The named plaintiff countered with a motion to enforce the settlement, contending that the parties had agreed to all material settlement terms, and only ancillary terms remained to be negotiated. Among other points, it argued that attorneys’ fees were not a material term because, as noted, plaintiff’s counsel was not permitted to negotiate its fees until after settlement negotiations concluded, and in any case, it was solely within the Court’s power to determine a reasonable attorneys’ fee. It further maintained that while the concept of injunctive relief (which was included in the oral settlement) was material, the specific scope of the relief was not.
The Court first reviewed the factual contentions of the parties in considerable detail; suffice to say, the record was fairly muddy. It then cited caselaw holding that where “the parties intend that there will be no binding contract until the negotiations are reduced to a formal writing, there is no contract until that time,” but also acknowledged that a court may enforce the terms of an oral class action settlement when the parties have agreed upon all material terms.
Reviewing the parties’ arguments, the Court held that the mediator’s declaration of an impasse was not dispositive. It also rejected American’s argument that all of the terms it had characterized as “material” were truly essential. But it concluded that the scope of injunctive relief, whether Allianz would execute the settlement agreement, and the amount of plaintiff’s attorneys’ fees constituted material terms that remained unresolved.
Concerning attorneys’ fees, the Court acknowledged that courts, and not the parties, set the fees in class actions. But it observed that “parties can agree to make recommendations or take positions or agree to clear-sailing provisions or otherwise attempt to provide a zone of attorney’s fees that the Court would likely agree to when approving the settlement.” The Court further acknowledged that fees should not be negotiated until after all other material terms have been agreed upon. But it held that this required sequence does not render attorneys’ fees an immaterial term.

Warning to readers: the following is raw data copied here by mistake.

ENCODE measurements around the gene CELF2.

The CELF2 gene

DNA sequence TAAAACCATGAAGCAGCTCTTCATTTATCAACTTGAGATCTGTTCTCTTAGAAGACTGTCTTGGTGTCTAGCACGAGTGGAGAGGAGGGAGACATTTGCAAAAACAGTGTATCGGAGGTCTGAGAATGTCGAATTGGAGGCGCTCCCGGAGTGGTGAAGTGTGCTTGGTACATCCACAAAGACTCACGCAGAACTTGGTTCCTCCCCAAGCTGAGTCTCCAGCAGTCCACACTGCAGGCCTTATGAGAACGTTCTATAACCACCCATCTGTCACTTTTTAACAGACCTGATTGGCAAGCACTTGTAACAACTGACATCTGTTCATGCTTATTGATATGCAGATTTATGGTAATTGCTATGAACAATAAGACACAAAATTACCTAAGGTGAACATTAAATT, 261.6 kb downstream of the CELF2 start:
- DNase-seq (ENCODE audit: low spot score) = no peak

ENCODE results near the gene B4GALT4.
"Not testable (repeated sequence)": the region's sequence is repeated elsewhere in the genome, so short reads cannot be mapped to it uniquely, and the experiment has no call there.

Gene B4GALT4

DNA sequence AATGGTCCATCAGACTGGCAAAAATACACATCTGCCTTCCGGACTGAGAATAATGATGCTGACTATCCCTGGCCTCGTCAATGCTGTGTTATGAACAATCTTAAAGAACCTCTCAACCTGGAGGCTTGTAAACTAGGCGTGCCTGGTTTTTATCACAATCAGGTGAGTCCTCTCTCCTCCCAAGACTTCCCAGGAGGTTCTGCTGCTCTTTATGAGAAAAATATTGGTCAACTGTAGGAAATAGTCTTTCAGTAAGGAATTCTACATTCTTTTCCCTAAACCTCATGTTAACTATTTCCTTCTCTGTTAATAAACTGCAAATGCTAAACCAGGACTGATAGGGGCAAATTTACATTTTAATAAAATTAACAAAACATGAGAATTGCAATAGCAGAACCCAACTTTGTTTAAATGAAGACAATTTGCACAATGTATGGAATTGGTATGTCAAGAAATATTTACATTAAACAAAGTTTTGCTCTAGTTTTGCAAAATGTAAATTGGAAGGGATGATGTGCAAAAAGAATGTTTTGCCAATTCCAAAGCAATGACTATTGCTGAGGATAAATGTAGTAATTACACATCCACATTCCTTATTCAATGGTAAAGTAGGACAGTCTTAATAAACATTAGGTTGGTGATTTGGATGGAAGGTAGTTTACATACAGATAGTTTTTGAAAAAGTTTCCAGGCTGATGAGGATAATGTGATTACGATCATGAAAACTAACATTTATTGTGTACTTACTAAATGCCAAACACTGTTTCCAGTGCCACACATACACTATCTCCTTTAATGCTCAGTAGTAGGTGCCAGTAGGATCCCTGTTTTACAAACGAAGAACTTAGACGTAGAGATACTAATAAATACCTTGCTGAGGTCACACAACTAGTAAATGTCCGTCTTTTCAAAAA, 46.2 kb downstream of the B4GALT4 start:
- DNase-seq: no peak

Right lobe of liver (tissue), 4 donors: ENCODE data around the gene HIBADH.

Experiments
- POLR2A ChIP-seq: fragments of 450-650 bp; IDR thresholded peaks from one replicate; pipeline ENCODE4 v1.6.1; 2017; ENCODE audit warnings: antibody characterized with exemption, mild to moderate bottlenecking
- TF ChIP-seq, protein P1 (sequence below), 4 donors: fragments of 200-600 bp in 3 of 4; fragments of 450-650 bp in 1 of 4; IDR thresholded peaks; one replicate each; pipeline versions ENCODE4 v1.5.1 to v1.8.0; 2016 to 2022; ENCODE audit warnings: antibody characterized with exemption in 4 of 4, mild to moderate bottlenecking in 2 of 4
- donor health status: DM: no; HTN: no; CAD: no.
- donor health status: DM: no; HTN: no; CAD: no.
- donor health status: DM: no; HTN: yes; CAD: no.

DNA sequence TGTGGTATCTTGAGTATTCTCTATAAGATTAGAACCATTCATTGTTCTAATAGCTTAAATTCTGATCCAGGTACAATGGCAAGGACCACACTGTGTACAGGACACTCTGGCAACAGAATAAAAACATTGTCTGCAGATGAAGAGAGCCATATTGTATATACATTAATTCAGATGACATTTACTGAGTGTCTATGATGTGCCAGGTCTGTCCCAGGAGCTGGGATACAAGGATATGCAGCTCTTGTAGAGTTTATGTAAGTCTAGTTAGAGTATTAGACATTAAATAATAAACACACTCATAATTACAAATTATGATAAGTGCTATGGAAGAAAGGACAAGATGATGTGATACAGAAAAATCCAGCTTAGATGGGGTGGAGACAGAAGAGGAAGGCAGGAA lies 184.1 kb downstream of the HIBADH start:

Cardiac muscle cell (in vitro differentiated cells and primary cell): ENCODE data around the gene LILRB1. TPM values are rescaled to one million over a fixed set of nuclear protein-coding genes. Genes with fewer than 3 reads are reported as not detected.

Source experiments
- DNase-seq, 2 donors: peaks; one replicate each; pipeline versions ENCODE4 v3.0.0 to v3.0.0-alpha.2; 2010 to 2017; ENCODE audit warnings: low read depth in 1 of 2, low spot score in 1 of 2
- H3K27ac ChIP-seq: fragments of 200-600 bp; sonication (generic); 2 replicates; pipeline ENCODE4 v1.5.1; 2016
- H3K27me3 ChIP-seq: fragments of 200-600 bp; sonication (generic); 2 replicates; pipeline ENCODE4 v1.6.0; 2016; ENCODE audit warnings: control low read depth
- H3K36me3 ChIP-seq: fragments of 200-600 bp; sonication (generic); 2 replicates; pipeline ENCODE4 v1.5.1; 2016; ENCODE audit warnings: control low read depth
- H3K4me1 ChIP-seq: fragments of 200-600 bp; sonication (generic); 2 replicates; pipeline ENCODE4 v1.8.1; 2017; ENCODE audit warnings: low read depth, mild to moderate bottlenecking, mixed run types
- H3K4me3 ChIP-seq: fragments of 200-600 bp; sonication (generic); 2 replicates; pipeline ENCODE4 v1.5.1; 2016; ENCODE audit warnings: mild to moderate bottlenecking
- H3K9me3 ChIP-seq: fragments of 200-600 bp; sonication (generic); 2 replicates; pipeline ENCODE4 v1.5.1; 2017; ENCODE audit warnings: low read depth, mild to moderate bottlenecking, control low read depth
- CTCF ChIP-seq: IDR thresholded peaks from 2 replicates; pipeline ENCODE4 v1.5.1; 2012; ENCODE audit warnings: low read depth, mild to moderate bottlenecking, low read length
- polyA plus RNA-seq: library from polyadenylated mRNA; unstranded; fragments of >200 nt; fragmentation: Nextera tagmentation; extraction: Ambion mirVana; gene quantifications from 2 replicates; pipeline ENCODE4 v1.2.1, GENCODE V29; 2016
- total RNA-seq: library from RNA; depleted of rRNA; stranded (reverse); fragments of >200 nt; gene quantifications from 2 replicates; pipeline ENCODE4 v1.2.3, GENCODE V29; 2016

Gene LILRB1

In sum, the Court concluded that the parties’ oral settlement agreement addressed certain, but not all, material settlement terms, and therefore recommended that the District Court Judge deny the motion to enforce, reinstate the case, and establish a new trial schedule.
Zamber creates awkward precedent for plaintiff’s counsel who wish to avoid any charge that they negotiated their attorneys’ fees prematurely, but also do not want to give defendants an out to renege on essential financial terms agreed upon after mediation pending the drafting of a more formal agreement. To address this Catch-22 created under Zamber, in cases where the parties agree on financial terms but defer resolution of the amount of attorneys’ to a more formal agreement, plaintiff’s counsel can provide in any term sheet or other agreement in principle reached through mediation that settlement terms are not contingent on an agreement on attorneys’ fees, and that attorneys’ fee do not constitute a material term of the settlement.